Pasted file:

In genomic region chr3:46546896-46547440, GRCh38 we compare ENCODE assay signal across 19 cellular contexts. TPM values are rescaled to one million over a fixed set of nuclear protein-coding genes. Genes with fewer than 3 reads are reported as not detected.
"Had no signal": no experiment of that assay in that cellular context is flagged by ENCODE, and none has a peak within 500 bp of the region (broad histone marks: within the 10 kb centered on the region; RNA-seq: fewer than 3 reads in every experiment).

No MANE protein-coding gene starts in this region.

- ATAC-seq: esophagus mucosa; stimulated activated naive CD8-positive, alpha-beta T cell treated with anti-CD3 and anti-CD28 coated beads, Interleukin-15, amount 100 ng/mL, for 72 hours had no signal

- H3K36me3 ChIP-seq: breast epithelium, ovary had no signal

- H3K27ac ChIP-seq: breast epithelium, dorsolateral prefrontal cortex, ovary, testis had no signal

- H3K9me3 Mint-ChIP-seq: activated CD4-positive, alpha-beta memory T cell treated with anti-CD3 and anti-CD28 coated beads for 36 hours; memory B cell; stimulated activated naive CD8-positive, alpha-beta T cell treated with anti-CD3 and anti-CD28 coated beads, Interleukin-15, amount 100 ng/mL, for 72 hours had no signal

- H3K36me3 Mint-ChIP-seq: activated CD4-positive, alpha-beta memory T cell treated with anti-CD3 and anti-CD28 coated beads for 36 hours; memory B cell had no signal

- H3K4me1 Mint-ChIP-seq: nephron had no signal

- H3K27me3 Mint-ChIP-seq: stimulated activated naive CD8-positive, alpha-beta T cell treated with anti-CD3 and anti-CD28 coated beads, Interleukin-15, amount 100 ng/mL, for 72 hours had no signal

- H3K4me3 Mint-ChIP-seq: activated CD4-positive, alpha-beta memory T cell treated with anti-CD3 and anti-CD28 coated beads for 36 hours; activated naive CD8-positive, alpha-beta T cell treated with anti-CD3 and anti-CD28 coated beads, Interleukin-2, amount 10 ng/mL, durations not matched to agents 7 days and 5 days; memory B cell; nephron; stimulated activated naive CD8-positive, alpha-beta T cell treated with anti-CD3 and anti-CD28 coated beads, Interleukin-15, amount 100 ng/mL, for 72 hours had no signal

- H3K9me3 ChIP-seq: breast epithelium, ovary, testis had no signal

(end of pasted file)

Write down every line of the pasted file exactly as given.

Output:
In genomic region chr3:46546896-46547440, GRCh38 we compare ENCODE assay signal across 19 cellular contexts. TPM values are rescaled to one million over a fixed set of nuclear protein-coding genes. Genes with fewer than 3 reads are reported as not detected.
"Had no signal": no experiment of that assay in that cellular context is flagged by ENCODE, and none has a peak within 500 bp of the region (broad histone marks: within the 10 kb centered on the region; RNA-seq: fewer than 3 reads in every experiment).

No MANE protein-coding gene starts in this region.

- ATAC-seq: esophagus mucosa; stimulated activated naive CD8-positive, alpha-beta T cell treated with anti-CD3 and anti-CD28 coated beads, Interleukin-15, amount 100 ng/mL, for 72 hours had no signal

- H3K36me3 ChIP-seq: breast epithelium, ovary had no signal

- H3K27ac ChIP-seq: breast epithelium, dorsolateral prefrontal cortex, ovary, testis had no signal

- H3K9me3 Mint-ChIP-seq: activated CD4-positive, alpha-beta memory T cell treated with anti-CD3 and anti-CD28 coated beads for 36 hours; memory B cell; stimulated activated naive CD8-positive, alpha-beta T cell treated with anti-CD3 and anti-CD28 coated beads, Interleukin-15, amount 100 ng/mL, for 72 hours had no signal

- H3K36me3 Mint-ChIP-seq: activated CD4-positive, alpha-beta memory T cell treated with anti-CD3 and anti-CD28 coated beads for 36 hours; memory B cell had no signal

- H3K4me1 Mint-ChIP-seq: nephron had no signal

- H3K27me3 Mint-ChIP-seq: stimulated activated naive CD8-positive, alpha-beta T cell treated with anti-CD3 and anti-CD28 coated beads, Interleukin-15, amount 100 ng/mL, for 72 hours had no signal

- H3K4me3 Mint-ChIP-seq: activated CD4-positive, alpha-beta memory T cell treated with anti-CD3 and anti-CD28 coated beads for 36 hours; activated naive CD8-positive, alpha-beta T cell treated with anti-CD3 and anti-CD28 coated beads, Interleukin-2, amount 10 ng/mL, durations not matched to agents 7 days and 5 days; memory B cell; nephron; stimulated activated naive CD8-positive, alpha-beta T cell treated with anti-CD3 and anti-CD28 coated beads, Interleukin-15, amount 100 ng/mL, for 72 hours had no signal

- H3K9me3 ChIP-seq: breast epithelium, ovary, testis had no signal